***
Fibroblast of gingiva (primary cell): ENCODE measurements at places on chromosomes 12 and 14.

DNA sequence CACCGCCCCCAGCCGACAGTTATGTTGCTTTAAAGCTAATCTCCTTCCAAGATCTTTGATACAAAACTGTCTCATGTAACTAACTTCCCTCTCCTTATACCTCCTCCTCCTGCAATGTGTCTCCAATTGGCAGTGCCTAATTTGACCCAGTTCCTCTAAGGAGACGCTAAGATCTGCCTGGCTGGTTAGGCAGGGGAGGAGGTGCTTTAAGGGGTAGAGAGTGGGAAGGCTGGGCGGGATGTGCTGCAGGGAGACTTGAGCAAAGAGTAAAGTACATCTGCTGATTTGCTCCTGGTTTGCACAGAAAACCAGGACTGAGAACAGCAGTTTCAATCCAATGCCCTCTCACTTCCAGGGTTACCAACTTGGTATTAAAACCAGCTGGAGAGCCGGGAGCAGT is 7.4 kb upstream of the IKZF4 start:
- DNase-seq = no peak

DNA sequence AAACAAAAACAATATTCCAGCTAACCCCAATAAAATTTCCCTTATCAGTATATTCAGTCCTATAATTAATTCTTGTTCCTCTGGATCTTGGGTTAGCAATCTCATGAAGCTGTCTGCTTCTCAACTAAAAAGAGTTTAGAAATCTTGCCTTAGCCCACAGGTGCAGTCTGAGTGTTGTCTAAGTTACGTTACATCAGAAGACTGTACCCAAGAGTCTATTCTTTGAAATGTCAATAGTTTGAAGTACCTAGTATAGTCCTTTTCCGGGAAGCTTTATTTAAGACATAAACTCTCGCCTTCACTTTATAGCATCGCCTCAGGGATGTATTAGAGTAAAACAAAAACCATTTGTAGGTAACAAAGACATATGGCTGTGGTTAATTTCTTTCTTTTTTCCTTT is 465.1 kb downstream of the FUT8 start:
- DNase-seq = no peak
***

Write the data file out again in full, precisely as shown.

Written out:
Fibroblast of gingiva (primary cell): ENCODE measurements at places on chromosomes 12 and 14.

DNA sequence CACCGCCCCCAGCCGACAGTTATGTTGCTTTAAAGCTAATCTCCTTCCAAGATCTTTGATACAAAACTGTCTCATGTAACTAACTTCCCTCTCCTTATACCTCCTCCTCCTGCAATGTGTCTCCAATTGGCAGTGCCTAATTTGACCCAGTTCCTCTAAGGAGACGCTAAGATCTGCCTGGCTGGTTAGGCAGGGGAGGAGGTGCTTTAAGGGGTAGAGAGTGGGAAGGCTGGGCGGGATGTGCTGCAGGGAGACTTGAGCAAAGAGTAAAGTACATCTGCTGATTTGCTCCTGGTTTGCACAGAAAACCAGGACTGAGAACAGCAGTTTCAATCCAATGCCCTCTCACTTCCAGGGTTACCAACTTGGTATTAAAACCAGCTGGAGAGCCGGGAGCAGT is 7.4 kb upstream of the IKZF4 start:
- DNase-seq = no peak

DNA sequence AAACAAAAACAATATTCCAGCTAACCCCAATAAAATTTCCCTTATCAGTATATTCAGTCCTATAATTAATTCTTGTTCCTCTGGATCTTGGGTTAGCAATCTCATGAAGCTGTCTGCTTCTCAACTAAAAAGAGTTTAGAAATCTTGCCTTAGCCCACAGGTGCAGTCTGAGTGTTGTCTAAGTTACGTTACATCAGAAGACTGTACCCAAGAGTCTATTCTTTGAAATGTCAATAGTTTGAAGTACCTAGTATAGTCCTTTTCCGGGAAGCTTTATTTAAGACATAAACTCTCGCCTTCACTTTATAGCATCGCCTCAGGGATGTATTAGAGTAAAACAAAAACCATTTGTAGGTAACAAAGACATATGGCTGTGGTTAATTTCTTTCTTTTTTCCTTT is 465.1 kb downstream of the FUT8 start:
- DNase-seq = no peak